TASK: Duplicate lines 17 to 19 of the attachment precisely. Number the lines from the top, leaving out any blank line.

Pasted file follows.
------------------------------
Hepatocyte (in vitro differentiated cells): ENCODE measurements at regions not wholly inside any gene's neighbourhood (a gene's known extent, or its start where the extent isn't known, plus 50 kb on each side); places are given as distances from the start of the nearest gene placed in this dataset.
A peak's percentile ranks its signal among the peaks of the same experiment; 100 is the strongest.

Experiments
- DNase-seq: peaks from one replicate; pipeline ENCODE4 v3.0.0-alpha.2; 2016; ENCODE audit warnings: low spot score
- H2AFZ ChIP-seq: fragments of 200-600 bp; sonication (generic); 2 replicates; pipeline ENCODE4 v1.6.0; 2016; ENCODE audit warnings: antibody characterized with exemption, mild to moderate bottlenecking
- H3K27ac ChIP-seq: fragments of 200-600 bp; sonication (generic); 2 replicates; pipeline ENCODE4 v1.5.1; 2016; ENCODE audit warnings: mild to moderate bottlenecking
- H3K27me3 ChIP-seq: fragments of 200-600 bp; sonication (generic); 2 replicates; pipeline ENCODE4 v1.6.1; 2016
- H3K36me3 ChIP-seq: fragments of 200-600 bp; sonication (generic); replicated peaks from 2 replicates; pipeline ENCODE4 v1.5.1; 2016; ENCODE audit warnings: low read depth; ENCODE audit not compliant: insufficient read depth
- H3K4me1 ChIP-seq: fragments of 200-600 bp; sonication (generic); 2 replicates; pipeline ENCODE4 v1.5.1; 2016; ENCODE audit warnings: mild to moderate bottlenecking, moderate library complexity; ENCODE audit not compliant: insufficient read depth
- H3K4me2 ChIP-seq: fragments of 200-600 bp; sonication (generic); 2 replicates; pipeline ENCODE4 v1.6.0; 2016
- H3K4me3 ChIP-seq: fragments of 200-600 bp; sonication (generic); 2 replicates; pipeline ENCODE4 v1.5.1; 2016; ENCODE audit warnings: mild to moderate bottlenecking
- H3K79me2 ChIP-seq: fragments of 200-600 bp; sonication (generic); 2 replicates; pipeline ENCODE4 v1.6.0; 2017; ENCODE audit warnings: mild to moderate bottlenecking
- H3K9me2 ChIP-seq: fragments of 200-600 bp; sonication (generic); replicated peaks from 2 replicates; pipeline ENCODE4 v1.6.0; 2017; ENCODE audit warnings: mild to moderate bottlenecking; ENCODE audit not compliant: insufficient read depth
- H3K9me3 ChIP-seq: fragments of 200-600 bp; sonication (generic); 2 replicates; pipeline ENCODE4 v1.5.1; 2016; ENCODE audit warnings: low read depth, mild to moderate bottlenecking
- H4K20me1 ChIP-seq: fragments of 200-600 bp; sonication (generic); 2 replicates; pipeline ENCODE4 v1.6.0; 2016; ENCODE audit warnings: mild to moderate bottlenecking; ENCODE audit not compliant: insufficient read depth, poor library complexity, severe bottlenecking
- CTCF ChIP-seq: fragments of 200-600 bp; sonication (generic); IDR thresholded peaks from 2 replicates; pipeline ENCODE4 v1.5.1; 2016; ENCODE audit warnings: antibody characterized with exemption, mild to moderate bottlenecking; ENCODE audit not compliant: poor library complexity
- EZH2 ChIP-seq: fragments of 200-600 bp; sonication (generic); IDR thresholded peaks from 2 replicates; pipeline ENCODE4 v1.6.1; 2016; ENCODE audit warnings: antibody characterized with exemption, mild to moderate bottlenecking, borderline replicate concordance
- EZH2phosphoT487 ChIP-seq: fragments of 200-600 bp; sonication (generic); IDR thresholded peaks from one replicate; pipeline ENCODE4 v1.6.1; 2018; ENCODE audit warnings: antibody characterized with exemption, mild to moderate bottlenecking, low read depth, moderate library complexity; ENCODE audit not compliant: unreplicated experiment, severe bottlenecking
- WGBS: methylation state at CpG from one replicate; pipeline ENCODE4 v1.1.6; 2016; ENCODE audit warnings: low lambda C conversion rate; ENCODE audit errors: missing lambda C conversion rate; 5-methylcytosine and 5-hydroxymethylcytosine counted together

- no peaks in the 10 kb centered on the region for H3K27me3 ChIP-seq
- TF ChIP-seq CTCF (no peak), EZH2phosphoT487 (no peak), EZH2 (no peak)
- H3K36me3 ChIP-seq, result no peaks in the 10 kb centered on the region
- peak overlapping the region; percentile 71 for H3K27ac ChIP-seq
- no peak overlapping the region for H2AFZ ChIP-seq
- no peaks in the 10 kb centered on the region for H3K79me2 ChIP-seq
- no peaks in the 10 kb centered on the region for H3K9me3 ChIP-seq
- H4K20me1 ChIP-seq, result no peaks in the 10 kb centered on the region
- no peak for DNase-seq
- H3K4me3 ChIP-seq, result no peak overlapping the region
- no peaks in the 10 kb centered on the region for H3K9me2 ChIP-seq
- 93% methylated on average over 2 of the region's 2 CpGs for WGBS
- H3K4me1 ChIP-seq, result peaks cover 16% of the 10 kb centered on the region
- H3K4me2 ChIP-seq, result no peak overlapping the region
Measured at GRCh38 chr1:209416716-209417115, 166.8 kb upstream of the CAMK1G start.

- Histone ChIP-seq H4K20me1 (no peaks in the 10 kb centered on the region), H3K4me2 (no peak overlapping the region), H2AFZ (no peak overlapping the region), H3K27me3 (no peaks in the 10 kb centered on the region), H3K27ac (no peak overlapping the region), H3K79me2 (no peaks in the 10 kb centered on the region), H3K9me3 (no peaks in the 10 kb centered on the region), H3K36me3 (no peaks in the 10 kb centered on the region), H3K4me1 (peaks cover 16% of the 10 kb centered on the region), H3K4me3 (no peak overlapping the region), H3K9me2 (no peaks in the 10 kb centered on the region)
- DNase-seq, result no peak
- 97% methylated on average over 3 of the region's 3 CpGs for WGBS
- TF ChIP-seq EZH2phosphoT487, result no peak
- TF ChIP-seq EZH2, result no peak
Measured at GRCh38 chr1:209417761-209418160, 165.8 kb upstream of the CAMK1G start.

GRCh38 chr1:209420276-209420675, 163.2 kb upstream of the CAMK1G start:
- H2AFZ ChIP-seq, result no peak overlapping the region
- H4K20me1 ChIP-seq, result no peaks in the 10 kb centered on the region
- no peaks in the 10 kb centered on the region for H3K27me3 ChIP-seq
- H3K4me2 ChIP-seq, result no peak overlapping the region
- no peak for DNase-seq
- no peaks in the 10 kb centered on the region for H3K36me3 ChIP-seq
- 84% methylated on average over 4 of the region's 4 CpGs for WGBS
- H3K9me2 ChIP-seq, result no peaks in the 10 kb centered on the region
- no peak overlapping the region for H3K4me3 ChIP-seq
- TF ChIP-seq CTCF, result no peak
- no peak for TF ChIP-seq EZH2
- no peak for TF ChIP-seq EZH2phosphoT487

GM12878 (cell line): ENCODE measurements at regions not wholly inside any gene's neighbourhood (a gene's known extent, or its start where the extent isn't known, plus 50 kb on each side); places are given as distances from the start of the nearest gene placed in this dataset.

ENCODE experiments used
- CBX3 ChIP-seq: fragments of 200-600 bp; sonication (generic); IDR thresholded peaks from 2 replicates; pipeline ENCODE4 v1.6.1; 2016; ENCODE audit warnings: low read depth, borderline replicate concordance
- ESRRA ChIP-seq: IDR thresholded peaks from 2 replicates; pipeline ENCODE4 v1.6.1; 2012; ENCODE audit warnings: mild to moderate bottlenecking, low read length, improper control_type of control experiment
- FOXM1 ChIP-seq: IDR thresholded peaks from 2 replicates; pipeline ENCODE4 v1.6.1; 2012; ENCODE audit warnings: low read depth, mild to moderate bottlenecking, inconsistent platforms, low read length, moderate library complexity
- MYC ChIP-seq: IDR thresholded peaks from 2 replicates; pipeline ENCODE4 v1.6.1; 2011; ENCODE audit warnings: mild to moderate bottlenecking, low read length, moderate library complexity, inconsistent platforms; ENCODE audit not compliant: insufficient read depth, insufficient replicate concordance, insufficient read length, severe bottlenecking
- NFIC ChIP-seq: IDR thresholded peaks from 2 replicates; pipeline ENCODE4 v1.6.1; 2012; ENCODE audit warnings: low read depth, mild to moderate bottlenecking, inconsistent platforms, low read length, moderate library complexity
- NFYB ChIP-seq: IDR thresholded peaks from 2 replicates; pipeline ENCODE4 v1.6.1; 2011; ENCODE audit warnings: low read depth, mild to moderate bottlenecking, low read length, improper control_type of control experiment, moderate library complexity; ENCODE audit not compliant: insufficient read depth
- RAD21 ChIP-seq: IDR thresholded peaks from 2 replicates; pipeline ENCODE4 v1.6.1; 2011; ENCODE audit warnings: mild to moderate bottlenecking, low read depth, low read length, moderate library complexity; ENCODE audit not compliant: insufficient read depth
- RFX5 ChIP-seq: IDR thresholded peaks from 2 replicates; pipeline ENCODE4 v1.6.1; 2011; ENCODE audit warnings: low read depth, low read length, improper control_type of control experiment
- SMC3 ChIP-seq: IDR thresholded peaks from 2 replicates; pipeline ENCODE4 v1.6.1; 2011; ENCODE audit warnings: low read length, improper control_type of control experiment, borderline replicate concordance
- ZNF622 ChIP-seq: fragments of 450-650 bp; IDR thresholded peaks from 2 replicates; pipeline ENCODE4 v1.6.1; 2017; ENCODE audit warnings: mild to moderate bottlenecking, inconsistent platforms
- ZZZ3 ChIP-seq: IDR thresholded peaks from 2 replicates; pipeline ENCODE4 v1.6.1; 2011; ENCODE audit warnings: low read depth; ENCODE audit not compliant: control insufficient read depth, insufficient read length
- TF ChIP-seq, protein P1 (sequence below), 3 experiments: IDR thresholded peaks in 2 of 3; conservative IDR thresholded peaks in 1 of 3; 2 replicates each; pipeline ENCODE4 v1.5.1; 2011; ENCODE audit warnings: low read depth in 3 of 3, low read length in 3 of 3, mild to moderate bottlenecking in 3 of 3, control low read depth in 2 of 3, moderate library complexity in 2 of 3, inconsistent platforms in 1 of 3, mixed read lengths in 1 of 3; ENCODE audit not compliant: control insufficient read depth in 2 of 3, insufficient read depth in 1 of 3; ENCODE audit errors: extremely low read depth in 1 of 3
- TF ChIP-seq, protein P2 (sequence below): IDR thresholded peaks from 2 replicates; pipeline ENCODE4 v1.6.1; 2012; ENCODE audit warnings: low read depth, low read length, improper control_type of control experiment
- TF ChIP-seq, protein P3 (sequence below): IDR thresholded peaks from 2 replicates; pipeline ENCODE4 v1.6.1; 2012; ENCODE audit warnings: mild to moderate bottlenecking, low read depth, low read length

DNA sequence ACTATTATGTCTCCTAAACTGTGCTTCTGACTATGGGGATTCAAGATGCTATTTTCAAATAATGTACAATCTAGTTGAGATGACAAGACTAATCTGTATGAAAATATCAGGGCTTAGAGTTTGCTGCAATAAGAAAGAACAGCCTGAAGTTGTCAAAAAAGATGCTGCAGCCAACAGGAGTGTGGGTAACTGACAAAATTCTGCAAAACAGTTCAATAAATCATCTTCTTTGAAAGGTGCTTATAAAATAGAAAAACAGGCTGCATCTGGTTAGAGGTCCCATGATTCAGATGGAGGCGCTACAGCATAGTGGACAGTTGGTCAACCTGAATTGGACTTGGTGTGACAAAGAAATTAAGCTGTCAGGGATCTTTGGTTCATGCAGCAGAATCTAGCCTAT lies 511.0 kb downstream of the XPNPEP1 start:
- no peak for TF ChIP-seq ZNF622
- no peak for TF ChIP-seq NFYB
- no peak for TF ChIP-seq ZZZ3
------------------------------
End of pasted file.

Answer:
- EZH2 ChIP-seq: fragments of 200-600 bp; sonication (generic); IDR thresholded peaks from 2 replicates; pipeline ENCODE4 v1.6.1; 2016; ENCODE audit warnings: antibody characterized with exemption, mild to moderate bottlenecking, borderline replicate concordance
- EZH2phosphoT487 ChIP-seq: fragments of 200-600 bp; sonication (generic); IDR thresholded peaks from one replicate; pipeline ENCODE4 v1.6.1; 2018; ENCODE audit warnings: antibody characterized with exemption, mild to moderate bottlenecking, low read depth, moderate library complexity; ENCODE audit not compliant: unreplicated experiment, severe bottlenecking
- WGBS: methylation state at CpG from one replicate; pipeline ENCODE4 v1.1.6; 2016; ENCODE audit warnings: low lambda C conversion rate; ENCODE audit errors: missing lambda C conversion rate; 5-methylcytosine and 5-hydroxymethylcytosine counted together